Along with the leaders of other poor and vulnerable countries, the president of central Pacific island nation Kiribati has called for essentially a global system of reparations that takes into account the "loss and damage" that climate change is already causing. At the U.N. climate conference in Paris late last year, Kiribati and Fiji announced an agreement that, in principle, would allow the more than 100,000 residents of Kiribati to attain residency in Fiji should rising sea levels make their homes uninhabitable. In Bangladesh, where an estimated 200,000 people are made homeless by erosion each year, the country has already started a bold plan to reclaim land from the surrounding waters to aid in resettlement. Meanwhile, future migrants fleeing rising seas in the Maldives and Tuvalu may not have a homeland to return to, and the potential for multifaceted impacts caused by forced migration in other nations looms large.
"Displacement of populations and destruction of cultural language and tradition is equivalent in our minds to genocide," said Tony de Brum, then foreign minister of the Marshall Islands, in a 2015 interview with Radio New Zealand. At a 2014 summit on climate change at the U.N. headquarters in New York, Marshallese poet Kathy Jetnil-Kijiner brought world leaders to tears with a heartfelt story about her hopes for her daughter's uncertain future.
"I think the countries of the world need to start thinking seriously about how many people they're going to take in," says Michael Gerrard. "The current horrific situation in Europe is a fraction of what's going to be caused by climate change." In 2011, Gerrard helped organize a high-level conference at Columbia Law School on the legal implications of sea level rise in small island states.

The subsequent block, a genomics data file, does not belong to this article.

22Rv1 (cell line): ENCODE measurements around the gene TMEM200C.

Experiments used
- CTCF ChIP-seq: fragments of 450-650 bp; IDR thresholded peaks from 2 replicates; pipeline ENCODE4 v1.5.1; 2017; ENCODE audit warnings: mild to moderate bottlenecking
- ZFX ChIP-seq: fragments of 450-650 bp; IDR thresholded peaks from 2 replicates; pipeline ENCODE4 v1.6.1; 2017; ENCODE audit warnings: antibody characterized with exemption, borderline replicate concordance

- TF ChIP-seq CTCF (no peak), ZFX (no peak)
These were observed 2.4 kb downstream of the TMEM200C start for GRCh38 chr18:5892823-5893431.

Now, as a result of follow-on work, Gerrard has devised a proposal: This century's climate migrants should be provided permanent residency abroad in a manner proportionate to historical national emissions. That means the United States, which holds the dubious honor of being the world's largest historical emitter of greenhouse gases, would be on the hook for millions of displaced people in just the next few decades. But considering the response to an influx of just a few thousand refugees from the current Syrian conflict, providing safe harbor for orders of magnitude more from inundated Pacific Islands or parched African farmland seems almost unthinkable.
In an op-ed published by The Washington Post in 2015, Gerrard made a forceful case that the United States bears a unique moral responsibility to confront the climate migrant crisis with a compassionate and welcoming resettlement policy. "International law recognizes that if pollution crosses national borders, the country where it originated is responsible for the damages," he wrote. "That affirms what we all learned in the schoolyard: If you make a mess, you clean it up." Under a worst-case-scenario estimate, the U.S. would be responsible for taking in a whopping 67 million people during the next 35 years, more than 20 percent of America's current population. The best way to preclude such potentialities, Gerrard says, "is radical, rapid reductions in greenhouse gas emissions."
Jessica Wentz notes that although Gerrard's proposal might never reach the status of enforceable international law, "it's a tool other folks can use to critique government action"—or lack thereof, in this case. International human rights law might also provide a vehicle for compelling or critiquing government action in this context. Wentz and Michael Burger recently teamed up with the United Nations Environment Programme (UNEP) on a report describing how climate change will adversely affect the enjoyment of human rights, and how this translates to corresponding governmental obligations to implement mitigation and adaptation measures—including measures aimed at preventing displacement and providing assistance to those who are displaced as a result of climate change.